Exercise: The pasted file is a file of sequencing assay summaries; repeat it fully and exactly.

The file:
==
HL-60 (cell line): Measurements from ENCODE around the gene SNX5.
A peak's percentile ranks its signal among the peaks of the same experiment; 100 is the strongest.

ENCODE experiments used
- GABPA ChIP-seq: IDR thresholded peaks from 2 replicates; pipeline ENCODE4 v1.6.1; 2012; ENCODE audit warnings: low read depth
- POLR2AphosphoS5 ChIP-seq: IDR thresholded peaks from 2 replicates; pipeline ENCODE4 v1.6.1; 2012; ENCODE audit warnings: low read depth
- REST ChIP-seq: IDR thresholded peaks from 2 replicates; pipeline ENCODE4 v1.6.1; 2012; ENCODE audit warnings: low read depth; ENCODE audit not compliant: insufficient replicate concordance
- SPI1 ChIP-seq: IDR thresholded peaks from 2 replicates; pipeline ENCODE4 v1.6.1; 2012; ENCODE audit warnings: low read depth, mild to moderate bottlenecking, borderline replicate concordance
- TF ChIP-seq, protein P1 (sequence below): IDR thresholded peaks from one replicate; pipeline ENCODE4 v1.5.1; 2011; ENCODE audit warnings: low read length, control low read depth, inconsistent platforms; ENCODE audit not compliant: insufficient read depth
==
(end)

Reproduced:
HL-60 (cell line): Measurements from ENCODE around the gene SNX5.
A peak's percentile ranks its signal among the peaks of the same experiment; 100 is the strongest.

ENCODE experiments used
- GABPA ChIP-seq: IDR thresholded peaks from 2 replicates; pipeline ENCODE4 v1.6.1; 2012; ENCODE audit warnings: low read depth
- POLR2AphosphoS5 ChIP-seq: IDR thresholded peaks from 2 replicates; pipeline ENCODE4 v1.6.1; 2012; ENCODE audit warnings: low read depth
- REST ChIP-seq: IDR thresholded peaks from 2 replicates; pipeline ENCODE4 v1.6.1; 2012; ENCODE audit warnings: low read depth; ENCODE audit not compliant: insufficient replicate concordance
- SPI1 ChIP-seq: IDR thresholded peaks from 2 replicates; pipeline ENCODE4 v1.6.1; 2012; ENCODE audit warnings: low read depth, mild to moderate bottlenecking, borderline replicate concordance
- TF ChIP-seq, protein P1 (sequence below): IDR thresholded peaks from one replicate; pipeline ENCODE4 v1.5.1; 2011; ENCODE audit warnings: low read length, control low read depth, inconsistent platforms; ENCODE audit not compliant: insufficient read depth